by Ski Ingram
I served in Viet Nam with the November Company, 75th Infantry (Airborne Rangers) attached to the 173rd Airborne Brigade (separate). When the 173rd returned to the United States, November Company was disbanded and all its personnel, me included, were moved into Head Quarters Company of the 4th Battalion of the 503rd Infantry, 173rd Airborne Brigade. We flew from Phu Cat Airforce base to Fort Campbell, Kentucky.
When I returned to Fort Campbell after a 30-day leave, I was assigned to Bravo Company 1st of the 503rd Infantry, 173rd Brigade, Airborne. I was then trained to be a Drill Sergeant. A few months later our company received 120 men who had just graduated from paratrooper school at Fort Benning Georgia. I was given ten men who became my squad. It was my job to teach them everything they needed to know about being an Airborne Infantry soldier. Once they were trained, they were then going to be my permanent squad, so it behooved me to do my best to train them properly.
With our new men we also got new officers. Most of them were new second lieutenants and didn’t know very much about leading men, especially Airborne Infantrymen who were also combat veterans. One of these officers who became our Executive Officer was a first lieutenant, James Mallory. He didn’t have combat experience, but he was a good, tough officer. He expected us all to be the best soldier we could be. He expected even more from us Sergeants. Lt. James Mallory was a graduate of the Military Academy at West Point and one of the best officers I have ever worked with. I learned very early to never let him catch me goofing off or not pulling my weight in whatever I was doing.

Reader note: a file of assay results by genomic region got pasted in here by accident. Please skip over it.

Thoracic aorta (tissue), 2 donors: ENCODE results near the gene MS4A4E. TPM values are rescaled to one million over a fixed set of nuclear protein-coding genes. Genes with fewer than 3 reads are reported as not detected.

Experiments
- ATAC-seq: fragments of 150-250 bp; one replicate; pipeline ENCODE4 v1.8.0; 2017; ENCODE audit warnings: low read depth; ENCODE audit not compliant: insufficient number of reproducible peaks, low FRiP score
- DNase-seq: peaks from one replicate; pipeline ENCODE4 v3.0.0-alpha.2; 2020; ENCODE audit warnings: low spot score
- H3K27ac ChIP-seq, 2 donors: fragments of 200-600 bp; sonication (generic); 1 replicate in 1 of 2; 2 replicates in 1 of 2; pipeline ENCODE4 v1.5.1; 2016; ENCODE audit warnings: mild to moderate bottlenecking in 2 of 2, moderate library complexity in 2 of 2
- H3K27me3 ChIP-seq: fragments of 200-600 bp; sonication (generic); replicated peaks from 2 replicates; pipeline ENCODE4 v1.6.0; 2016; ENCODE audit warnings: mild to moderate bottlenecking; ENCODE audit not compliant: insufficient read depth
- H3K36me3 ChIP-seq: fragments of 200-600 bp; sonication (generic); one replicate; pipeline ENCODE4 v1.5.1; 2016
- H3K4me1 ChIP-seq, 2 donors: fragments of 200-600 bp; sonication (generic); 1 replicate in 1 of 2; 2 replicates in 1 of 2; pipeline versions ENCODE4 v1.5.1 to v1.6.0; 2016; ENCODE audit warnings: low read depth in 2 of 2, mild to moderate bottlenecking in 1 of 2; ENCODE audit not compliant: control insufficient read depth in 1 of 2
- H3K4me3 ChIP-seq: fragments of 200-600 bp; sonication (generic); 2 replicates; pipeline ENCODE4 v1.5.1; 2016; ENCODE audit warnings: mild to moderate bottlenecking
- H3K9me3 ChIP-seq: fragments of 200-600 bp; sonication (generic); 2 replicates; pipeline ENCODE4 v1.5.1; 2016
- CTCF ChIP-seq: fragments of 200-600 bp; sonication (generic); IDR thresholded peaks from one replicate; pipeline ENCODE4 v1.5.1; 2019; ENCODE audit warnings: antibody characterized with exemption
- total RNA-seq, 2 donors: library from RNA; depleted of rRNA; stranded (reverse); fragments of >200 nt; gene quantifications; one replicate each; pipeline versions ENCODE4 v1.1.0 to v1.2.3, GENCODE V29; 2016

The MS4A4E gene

One of the sergeant’s duties was to be the CQ (Charge of Quarters) officer at night when the duty day was done and everyone else was off duty and went home to their families. The CQ served as the company officer in charge from about 5:00 pm to 5:00 am when the duty day began the next morning. The CQ oversaw everyone and everything in the barracks until the Company Commander returned to work the next day.
The CQ would sit at a table in the hallway at the only unlocked door to the barracks. We had a private who served as our “runner.” It was his job to assist the CQ with whatever we needed. We not only kept track of who was in the building, never letting anyone who was not assigned to Bravo Company inside, but we had to ensure that the troops were woken up before 5:00 am as well as making sure the first-floor hallway was clean and polished.
One morning when I was the CQ, Lt Mallory entered the building around 4:30 am. My runner and I had spent hours that night cleaning and polishing the floor. I don’t know how we missed it, but Lt Mallory found it. There was a cigarette butt under the CQ table behind one of its legs. Lt. Mallory pointed it out and then berated me for failing to do my job properly. I didn’t like it and was sure that he hated me by singling me out for some little mistake that anyone could make.
All of us were in really good shape. We were Airborne Infantry for crying out loud. I could do pushups and pull ups until you got tired of watching. I could run for ever without ever getting tired. I didn’t know the meaning of quit, until Lt. Mallory began to take us on our morning runs. Every morning we would start the day with a morning run. We’d be out in the Company Street by 0530. We’d do some warmup exercises and then begin to run. We would do the Airborne Shuffle for no less than 5 miles, most mornings 8 to 10 miles. Then we could all go to breakfast.